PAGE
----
Practical Mathematical Modeling for Simulation, Estimation, and Optimal Control of Gas Pipeline Systems
Speaker: Dr. Anatoly Zlotnik
Affiliation: Los Alamos National Laboratory, USA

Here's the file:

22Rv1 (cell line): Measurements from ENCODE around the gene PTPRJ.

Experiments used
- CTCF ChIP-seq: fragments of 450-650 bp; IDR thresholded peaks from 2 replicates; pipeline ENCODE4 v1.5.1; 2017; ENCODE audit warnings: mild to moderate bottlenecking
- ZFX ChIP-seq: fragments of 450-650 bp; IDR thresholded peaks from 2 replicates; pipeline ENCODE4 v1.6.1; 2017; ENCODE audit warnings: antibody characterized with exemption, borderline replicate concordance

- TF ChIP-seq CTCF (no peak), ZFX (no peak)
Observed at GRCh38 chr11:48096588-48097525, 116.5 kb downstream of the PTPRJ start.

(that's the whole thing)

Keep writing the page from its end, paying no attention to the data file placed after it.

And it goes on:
Abstract: Natural gas transportation by pipeline has grown throughout the world in magnitude and variability, particularly to fuel electricity production. The need for responsive and reliable pipeline operations has compelled renewed interest in the mathematics and engineering of gas transport. A grand challenge goal is an integrated optimization of markets, flow scheduling, and operations to provide decision support for intra-day gas pipeline management. Such a system would solve a constrained moving horizon model-predictive optimal control problem that accounts for compressible flows through large-scale pipeline networks with time-varying injections, withdrawals, and control actions of compressors and regulators. The objective is to maximize economic surplus for pipeline system users by transporting gas from suppliers to locations with the greatest need, while meeting all physical and engineering constraints under transient conditions. Tractable modeling of components and network topologies; scalability, speed, and accuracy of computations; and data assimilation of state estimates and forecasts in industrial systems present ongoing challenges. This presentation reviews recent work and ongoing developments in formulating simulation, estimation, and optimization problems for gas transmission pipelines, and the modeling, algorithms, and computational methods being developed to apply these methods in practice.